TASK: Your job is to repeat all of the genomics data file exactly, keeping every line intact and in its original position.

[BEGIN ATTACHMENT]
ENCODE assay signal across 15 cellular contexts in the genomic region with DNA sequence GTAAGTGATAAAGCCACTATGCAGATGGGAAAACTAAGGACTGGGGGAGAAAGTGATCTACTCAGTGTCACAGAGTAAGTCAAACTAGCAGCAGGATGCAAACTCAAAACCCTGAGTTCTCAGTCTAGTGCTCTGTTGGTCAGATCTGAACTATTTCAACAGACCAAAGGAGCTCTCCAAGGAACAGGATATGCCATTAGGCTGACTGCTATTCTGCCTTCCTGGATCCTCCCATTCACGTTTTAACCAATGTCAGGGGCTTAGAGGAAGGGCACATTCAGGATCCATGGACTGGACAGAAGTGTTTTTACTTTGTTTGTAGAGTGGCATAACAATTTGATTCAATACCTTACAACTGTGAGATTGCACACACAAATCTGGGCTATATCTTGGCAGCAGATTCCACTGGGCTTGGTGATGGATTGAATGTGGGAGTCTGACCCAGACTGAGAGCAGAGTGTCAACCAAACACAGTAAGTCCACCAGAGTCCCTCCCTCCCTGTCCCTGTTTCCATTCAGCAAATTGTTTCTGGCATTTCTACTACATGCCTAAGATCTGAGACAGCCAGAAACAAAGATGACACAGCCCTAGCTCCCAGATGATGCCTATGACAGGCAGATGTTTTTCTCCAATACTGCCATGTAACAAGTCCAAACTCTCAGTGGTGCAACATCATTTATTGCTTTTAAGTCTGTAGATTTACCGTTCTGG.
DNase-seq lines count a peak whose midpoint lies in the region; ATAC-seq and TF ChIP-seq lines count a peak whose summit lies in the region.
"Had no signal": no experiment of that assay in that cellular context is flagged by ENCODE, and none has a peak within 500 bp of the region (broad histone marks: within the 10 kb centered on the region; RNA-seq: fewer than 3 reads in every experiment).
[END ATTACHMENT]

ENCODE assay signal across 15 cellular contexts in the genomic region with DNA sequence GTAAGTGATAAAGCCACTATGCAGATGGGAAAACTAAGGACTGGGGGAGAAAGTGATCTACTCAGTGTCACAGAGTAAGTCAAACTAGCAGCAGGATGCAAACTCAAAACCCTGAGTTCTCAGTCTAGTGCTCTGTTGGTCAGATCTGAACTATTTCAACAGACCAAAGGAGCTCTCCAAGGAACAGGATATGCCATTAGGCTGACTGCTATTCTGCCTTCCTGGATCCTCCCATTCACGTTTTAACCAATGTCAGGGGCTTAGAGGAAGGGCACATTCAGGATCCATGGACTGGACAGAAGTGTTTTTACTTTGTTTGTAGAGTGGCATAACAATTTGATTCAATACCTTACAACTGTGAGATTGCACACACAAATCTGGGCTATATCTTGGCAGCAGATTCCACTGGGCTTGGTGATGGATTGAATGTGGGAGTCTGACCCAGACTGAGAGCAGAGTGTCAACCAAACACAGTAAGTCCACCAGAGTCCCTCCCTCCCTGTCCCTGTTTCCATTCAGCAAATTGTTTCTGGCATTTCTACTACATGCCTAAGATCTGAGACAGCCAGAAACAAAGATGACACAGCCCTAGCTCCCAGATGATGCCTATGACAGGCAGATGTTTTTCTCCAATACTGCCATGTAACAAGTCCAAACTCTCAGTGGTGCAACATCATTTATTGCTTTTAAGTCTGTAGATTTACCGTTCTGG.
DNase-seq lines count a peak whose midpoint lies in the region; ATAC-seq and TF ChIP-seq lines count a peak whose summit lies in the region.
"Had no signal": no experiment of that assay in that cellular context is flagged by ENCODE, and none has a peak within 500 bp of the region (broad histone marks: within the 10 kb centered on the region; RNA-seq: fewer than 3 reads in every experiment).